The weather reports never fail to fascinate me. Do forecasters really know their stuff, or are they just reading it from the auto-cue? Why have all the homely men and women in tweed suits been replaced by a series of attractive, much younger presenters? How difficult is it to make sense of the weather? The Met Office has produced a range of materials suitable for all age groups to help children understand the weather and the effect it has on their lives.
The posters for younger children on the seasons, rainbows and weather extremes take us on a nostalgic trip to a safe world of childhood, with park scenes and houses surrounded by fields, flowers and pecking hens. It is true that rural children are probably more aware of seasonal change even in the most manicured countryside, and that for city children, the autumn leaves are probably cleared away before they jump into the car or the bus on their way to school.
It would be really helpful to have some more realistic posters showing signs of the changing seasons. Factual posters such as these almost inevitably show too much information and end up being rather busy, so that they do not really function as posters and can only be viewed close up by groups of children.
A set of black and white workcards accompanies the posters, with a range of cross-curricular activities which focus on aspects of weather, linking English, geography nd science. Children can explore how their daily routine is influenced by the climate with practical, tried and tested ideas.
The poster and stickers for weather forecasting are more interesting. Children are likely to enjoy telling their own weather forecast by using the two large scale maps of Britain complete with a set of stickers of weather symbols.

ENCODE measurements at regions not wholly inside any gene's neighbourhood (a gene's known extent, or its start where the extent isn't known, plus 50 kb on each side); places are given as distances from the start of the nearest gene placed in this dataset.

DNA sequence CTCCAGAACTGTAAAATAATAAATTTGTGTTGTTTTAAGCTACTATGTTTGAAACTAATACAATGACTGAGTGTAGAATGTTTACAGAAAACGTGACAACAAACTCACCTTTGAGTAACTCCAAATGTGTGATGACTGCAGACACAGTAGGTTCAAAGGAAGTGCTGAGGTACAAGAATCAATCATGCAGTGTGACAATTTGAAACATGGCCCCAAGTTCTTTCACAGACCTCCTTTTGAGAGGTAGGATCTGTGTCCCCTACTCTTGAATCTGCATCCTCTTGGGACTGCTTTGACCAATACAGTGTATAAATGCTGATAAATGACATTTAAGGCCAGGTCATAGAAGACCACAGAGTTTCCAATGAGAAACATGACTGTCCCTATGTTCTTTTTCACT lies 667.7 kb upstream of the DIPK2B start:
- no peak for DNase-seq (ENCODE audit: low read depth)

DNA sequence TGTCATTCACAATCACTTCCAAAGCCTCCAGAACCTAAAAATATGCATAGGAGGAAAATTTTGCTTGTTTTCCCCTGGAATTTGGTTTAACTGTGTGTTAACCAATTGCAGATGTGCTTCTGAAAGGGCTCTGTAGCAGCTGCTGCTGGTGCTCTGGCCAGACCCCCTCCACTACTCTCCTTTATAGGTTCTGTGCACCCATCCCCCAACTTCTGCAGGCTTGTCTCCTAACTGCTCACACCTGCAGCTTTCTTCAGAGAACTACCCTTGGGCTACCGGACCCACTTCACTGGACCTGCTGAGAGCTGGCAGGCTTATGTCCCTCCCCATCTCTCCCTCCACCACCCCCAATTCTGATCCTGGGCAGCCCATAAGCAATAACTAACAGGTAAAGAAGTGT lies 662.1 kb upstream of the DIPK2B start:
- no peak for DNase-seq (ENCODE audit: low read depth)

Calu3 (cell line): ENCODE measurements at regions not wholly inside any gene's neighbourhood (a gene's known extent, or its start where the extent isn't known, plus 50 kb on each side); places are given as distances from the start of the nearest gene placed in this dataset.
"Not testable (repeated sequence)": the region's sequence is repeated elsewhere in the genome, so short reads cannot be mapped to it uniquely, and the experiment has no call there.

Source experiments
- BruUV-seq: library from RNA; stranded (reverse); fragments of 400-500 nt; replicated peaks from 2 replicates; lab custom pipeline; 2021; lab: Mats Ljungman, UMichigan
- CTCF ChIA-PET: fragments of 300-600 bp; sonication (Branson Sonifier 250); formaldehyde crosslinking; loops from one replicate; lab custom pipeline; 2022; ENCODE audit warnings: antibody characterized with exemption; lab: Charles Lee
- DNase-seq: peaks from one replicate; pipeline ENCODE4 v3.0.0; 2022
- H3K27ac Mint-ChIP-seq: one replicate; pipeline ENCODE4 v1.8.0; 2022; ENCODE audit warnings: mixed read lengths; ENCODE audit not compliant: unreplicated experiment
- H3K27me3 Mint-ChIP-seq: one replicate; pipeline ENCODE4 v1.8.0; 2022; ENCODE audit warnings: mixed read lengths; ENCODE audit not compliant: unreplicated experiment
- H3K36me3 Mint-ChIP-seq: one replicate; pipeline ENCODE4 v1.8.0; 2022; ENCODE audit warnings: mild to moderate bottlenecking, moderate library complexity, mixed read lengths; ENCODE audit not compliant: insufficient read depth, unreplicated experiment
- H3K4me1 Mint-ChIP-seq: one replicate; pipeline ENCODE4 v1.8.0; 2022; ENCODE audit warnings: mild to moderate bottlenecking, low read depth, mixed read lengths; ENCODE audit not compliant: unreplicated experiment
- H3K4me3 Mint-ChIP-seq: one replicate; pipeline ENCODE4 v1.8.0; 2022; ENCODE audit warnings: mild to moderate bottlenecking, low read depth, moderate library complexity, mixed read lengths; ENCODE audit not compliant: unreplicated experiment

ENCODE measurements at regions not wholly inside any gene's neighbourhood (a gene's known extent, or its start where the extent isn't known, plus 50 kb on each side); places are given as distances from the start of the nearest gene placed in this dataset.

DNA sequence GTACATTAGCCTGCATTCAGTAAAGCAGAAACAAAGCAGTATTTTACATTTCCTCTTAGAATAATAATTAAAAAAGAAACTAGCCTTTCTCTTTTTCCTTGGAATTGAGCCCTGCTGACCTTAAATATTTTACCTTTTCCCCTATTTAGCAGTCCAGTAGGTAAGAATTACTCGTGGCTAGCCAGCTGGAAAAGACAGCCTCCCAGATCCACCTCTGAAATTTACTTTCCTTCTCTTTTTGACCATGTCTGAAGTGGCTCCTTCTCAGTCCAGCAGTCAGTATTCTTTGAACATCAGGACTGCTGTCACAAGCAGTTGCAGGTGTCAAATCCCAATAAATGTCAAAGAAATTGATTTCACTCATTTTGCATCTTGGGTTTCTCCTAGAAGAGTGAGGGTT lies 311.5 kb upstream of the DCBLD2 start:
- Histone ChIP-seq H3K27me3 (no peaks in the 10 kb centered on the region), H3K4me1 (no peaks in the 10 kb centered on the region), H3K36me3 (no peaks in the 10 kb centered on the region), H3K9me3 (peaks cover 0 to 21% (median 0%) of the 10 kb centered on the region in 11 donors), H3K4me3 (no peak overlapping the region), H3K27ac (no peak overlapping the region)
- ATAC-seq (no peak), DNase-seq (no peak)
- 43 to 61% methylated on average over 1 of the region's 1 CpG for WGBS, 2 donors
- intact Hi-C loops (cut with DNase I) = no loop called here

Information from the Met Office's Internet pages can be used to research the latest weather information and it can be re-told using the maps and stickers. This effective use of the Internet helps teach children to transform data into a simpler format to communicate with their peers.
For the secondary age-range, there are posters of weather maps and satellite pictures, familiar to television weather forecast viewers. The accompanying text has been written by a weather boffin and appears to be for those who already understand low-pressure vortexes, occluded weather fronts and the effect of convective clouds. In the hands of a good geography teacher, these would make an excellent A-level resource.
Four beautifully produced booklets describing the climate of Northern Ireland, Scotland, England and Wales, also for the secondary range, contain excellent photographs and a wealth of statistics. There is useful data here for students to draw on to compile their own graphs and charts. At only pound;4 each, these booklets provide attractively produced information at a modest price.
There is a wide range of resources from the Met Office, all of which can be viewed at www.met-office.gov.uk, plus lots of other useful information, which is constantly updated. I may not be ready to join the weather team, but I'm pleased to have discovered a really useful website.
Pam Wadsworth Pam Wadsworth is a senior lecturer in education at the University of North London